Spanish company Gas Natural Fenosa has joined the list of foreign and local companies that are interested in teaming up with state-owned Philippine National Oil Co. for the liquefied natural gas integrated facility in Batangas.
Executives of Gas Natural Fenosa visited PNOC president Reuben Lista recently “to discuss matters of mutual interest in the field of natural gas.”
Gas Natural Fenosa is a major Spanish natural gas utilities company.
PNOC has so far received interest from 26 companies for a possible partnership in the LNG project.
Other foreign companies that expressed interest in the project were Osaka Gas, Samsung and China Petroleum Corp. or Sinopec.
Lista said these companies were interested in the project “because they know that LNG is the fuel of the future and their best bet is to partner with PNOC like is practiced in other countries.”
Osaka Gas is a leading energy supplier in Japan while Sinopec is a state-owned major petroleum and petrochemical enterprise.
PNOC will shortlist the proposals of the interested parties by May.
Lista said PNOC gave interested parties until end of April to submit their final unsolicited proposals to develop an LNG project in Batangas which should be operational by 2019 or 2020.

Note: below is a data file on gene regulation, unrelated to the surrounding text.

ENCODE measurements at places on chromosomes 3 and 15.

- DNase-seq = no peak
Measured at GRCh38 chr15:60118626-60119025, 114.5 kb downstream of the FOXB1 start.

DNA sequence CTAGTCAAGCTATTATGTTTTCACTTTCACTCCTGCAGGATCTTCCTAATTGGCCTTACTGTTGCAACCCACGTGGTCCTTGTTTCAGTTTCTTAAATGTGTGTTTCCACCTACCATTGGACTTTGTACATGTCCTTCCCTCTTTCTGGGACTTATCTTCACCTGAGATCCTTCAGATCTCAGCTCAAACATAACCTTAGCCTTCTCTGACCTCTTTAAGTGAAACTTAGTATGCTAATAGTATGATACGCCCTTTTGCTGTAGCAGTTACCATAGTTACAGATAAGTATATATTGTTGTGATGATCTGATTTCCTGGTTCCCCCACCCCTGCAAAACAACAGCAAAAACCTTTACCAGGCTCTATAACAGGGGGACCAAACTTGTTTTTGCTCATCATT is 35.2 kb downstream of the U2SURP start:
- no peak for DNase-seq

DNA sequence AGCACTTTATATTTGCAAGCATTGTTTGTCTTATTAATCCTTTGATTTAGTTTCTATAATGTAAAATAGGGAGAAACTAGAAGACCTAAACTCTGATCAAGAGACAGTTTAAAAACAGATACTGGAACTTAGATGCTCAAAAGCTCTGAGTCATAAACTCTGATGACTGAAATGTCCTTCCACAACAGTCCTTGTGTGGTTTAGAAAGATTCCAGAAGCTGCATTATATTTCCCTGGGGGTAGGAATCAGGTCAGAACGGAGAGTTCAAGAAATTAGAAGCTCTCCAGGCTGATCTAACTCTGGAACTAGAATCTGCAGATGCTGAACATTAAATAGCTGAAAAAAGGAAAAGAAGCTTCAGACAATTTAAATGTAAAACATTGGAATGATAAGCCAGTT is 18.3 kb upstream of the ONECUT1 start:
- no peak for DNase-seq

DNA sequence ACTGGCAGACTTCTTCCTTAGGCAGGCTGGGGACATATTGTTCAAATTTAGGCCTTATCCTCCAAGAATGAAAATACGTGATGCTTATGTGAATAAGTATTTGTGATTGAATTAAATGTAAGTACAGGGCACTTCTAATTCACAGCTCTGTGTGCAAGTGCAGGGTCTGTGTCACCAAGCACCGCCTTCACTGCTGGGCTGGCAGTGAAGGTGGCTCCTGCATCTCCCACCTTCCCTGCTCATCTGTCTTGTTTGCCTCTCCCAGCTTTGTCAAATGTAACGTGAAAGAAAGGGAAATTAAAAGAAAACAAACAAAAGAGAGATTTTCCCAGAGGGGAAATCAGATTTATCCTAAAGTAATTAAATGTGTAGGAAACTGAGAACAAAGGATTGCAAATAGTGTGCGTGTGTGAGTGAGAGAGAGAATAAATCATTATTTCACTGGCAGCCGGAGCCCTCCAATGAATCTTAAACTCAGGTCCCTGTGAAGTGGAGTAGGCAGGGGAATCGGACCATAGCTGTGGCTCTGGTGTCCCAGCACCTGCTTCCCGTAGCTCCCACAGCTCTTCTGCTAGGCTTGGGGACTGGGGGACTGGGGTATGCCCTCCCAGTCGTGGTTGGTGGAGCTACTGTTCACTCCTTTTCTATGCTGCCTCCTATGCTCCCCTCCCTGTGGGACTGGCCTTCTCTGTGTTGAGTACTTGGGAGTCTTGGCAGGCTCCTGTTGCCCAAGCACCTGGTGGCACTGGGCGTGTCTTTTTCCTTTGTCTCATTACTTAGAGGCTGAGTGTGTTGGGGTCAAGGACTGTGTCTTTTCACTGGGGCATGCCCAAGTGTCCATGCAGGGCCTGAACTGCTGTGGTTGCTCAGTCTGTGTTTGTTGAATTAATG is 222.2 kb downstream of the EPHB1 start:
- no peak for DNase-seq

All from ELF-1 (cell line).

“[It should be] operational by 2019, that is our optimistic dream. Our pessimistic dream is by 2020,” Lista said.
Lista said PNOC would study the proposals thoroughly, especially the financial aspect because the government wanted a “free carry” in the LNG project, which would include a floating and storage facility, liquefaction, regassification and a 200-megawatt power plant.
He said PNOC would choose “what will give the best benefit to the country and to our people.”
“Of course, the investors should be able to recover their cost,” Lista said.
The interested parties also include investors from Singapore, Korea, Japan, China,Turkey, UAE, Spain, Australia and local companies.
Lista said PNOC would look at the best proposal in terms of its overall benefit and the continuity of the project, which could be scaled up to 800 MW.
“We will come out with a short list, may be four to six or seven [investors]. We assume they will form consortiums,” Lista said.
Lista said the Energy Department was presently moving forward with an LNG policy―a crucial component that investors were keenly waiting for.
He said PNOC was also studying if an inter-agency group could endorse the winning unsolicited proposal, instead of the National Economic Development Authority.
The government wants to develop an LNG facility in preparation for the eventual depletion of the Malampaya gas facility by 2024.